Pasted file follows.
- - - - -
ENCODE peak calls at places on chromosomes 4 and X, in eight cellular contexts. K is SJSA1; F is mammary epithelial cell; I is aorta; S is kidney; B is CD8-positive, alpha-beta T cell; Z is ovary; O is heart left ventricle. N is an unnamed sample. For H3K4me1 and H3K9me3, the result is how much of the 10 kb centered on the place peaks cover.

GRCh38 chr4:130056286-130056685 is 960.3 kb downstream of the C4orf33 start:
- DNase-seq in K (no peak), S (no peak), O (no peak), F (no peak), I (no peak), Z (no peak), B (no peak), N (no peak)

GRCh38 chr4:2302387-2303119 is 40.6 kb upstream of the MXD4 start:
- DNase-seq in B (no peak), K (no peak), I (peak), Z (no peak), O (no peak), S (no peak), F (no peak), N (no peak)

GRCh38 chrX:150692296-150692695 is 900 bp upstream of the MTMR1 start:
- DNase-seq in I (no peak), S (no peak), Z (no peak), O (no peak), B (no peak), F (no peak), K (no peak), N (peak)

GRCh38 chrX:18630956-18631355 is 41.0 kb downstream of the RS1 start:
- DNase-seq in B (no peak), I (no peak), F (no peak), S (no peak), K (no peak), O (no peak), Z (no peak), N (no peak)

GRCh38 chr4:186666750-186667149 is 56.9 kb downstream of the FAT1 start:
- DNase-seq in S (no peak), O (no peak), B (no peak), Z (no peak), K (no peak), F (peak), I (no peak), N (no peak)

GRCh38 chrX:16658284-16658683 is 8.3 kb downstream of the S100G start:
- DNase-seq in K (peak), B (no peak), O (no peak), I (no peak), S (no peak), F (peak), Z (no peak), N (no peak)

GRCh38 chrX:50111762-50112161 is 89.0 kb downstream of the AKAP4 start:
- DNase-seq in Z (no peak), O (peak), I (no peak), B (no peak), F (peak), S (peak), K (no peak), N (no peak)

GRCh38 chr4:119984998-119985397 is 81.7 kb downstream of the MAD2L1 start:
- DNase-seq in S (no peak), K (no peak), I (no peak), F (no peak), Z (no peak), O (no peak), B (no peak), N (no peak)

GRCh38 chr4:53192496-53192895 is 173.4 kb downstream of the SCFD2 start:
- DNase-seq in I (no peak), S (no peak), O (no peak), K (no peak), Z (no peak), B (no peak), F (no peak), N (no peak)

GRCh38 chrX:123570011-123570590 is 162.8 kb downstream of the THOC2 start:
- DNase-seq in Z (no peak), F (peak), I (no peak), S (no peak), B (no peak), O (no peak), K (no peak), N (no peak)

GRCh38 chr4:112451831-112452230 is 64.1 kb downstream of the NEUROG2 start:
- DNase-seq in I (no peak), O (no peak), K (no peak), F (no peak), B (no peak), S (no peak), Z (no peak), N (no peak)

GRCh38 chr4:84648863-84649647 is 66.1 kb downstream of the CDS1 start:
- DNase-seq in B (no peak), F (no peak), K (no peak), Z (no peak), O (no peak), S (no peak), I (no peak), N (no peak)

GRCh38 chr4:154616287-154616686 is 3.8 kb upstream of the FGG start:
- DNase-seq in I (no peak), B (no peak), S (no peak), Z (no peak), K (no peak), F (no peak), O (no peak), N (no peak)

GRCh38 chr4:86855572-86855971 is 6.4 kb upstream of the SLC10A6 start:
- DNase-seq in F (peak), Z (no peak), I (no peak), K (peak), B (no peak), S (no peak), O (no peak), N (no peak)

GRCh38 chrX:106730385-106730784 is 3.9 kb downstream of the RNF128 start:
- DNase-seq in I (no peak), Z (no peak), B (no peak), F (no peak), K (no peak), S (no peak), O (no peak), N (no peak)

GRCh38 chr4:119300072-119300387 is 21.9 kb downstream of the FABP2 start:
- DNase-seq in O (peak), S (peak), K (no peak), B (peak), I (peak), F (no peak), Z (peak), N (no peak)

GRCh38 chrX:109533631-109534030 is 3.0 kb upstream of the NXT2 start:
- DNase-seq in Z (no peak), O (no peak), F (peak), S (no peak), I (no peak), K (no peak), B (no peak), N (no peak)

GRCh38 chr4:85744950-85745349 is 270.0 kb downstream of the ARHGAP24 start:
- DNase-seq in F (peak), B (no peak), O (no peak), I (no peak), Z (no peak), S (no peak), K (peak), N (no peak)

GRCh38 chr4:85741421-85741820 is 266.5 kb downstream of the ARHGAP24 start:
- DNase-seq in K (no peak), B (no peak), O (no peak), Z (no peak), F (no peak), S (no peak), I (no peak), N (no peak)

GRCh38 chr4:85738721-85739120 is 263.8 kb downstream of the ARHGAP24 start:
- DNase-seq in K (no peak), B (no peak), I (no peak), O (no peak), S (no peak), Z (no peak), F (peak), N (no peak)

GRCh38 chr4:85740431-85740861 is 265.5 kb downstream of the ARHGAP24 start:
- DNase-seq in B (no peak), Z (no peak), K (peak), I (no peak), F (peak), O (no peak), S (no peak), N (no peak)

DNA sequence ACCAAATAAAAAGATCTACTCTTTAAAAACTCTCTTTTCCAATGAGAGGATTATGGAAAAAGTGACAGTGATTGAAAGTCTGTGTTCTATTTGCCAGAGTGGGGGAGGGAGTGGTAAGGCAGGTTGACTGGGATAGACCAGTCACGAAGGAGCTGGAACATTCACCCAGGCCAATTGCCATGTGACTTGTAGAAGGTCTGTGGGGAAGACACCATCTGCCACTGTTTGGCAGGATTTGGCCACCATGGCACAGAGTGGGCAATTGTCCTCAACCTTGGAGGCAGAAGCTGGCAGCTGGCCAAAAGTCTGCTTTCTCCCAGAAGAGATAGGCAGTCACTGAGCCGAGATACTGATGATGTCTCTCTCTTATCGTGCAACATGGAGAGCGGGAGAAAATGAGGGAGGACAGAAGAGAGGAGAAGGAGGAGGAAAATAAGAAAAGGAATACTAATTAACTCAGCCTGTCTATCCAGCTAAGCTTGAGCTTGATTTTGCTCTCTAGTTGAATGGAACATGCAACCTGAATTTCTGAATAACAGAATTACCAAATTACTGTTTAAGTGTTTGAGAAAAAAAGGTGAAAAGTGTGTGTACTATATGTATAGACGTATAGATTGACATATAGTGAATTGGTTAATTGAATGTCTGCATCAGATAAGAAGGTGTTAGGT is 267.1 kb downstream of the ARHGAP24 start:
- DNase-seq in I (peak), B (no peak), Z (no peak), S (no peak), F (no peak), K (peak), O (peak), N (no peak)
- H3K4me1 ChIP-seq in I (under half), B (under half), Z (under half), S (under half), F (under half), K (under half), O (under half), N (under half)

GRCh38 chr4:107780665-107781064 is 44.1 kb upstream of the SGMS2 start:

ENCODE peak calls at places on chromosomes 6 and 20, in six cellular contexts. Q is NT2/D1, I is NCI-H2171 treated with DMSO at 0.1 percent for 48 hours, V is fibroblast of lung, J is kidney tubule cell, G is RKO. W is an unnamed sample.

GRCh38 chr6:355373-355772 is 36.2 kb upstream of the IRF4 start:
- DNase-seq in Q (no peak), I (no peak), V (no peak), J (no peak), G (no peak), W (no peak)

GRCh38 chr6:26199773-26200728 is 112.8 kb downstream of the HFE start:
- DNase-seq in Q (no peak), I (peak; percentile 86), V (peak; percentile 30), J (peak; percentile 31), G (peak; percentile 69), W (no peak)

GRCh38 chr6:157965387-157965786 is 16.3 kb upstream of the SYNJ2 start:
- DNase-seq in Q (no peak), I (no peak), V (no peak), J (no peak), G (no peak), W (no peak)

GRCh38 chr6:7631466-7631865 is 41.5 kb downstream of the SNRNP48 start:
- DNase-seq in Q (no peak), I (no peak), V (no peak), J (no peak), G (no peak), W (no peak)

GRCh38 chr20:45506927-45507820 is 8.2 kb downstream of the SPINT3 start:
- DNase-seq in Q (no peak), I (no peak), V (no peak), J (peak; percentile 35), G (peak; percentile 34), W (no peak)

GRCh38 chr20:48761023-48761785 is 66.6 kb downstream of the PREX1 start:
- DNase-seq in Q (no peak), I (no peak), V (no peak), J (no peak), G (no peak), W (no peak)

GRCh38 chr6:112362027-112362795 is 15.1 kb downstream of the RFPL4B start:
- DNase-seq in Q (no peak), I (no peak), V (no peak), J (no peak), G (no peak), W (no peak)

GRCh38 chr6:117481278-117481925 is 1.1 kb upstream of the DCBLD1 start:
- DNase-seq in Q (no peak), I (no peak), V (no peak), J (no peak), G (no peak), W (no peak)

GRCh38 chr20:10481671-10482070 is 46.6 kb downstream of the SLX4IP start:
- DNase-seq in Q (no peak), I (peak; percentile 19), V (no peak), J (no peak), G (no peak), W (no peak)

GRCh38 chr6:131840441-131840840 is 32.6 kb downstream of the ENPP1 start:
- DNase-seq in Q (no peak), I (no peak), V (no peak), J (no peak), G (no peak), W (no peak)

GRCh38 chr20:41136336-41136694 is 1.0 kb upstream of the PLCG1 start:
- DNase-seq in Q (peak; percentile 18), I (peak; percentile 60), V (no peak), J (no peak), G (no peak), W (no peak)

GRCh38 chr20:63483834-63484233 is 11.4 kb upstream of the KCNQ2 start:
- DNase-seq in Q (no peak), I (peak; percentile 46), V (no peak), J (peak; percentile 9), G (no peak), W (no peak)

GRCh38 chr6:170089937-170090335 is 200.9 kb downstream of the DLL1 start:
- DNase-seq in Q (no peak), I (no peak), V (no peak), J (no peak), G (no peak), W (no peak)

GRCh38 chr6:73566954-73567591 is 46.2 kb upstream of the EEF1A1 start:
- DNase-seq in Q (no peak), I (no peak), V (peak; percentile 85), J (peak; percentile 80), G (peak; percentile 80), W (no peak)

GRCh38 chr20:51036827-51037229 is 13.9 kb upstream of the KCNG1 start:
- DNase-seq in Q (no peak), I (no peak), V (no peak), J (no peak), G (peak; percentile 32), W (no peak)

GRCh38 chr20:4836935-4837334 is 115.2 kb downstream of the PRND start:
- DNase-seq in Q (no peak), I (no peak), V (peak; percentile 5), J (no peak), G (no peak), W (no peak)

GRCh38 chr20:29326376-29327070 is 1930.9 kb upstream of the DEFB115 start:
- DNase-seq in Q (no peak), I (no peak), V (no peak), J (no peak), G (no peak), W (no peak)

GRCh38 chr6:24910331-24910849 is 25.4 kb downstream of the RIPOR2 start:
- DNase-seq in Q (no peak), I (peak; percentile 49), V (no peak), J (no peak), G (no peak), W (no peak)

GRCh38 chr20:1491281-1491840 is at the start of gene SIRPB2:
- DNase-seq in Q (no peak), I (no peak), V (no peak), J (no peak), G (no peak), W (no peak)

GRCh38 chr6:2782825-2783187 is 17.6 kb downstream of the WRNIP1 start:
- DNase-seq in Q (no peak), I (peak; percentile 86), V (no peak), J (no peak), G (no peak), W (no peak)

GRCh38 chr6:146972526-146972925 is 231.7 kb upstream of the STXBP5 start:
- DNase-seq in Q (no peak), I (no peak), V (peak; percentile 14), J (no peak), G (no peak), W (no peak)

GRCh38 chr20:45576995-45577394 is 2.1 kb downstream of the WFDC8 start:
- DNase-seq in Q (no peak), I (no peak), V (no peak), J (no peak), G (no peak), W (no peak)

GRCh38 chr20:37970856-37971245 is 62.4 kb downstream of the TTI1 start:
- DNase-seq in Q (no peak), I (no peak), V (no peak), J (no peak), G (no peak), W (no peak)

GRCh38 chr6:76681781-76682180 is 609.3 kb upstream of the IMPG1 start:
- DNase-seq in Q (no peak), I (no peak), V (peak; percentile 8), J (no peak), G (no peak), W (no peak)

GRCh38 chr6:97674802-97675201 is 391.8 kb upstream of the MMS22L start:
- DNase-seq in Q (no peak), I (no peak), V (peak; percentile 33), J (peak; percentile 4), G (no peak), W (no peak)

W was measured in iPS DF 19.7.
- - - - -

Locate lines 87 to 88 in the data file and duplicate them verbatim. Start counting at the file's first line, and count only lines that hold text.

GRCh38 chr6:2782825-2783187 is 17.6 kb downstream of the WRNIP1 start:
- DNase-seq in Q (no peak), I (peak; percentile 86), V (no peak), J (no peak), G (no peak), W (no peak)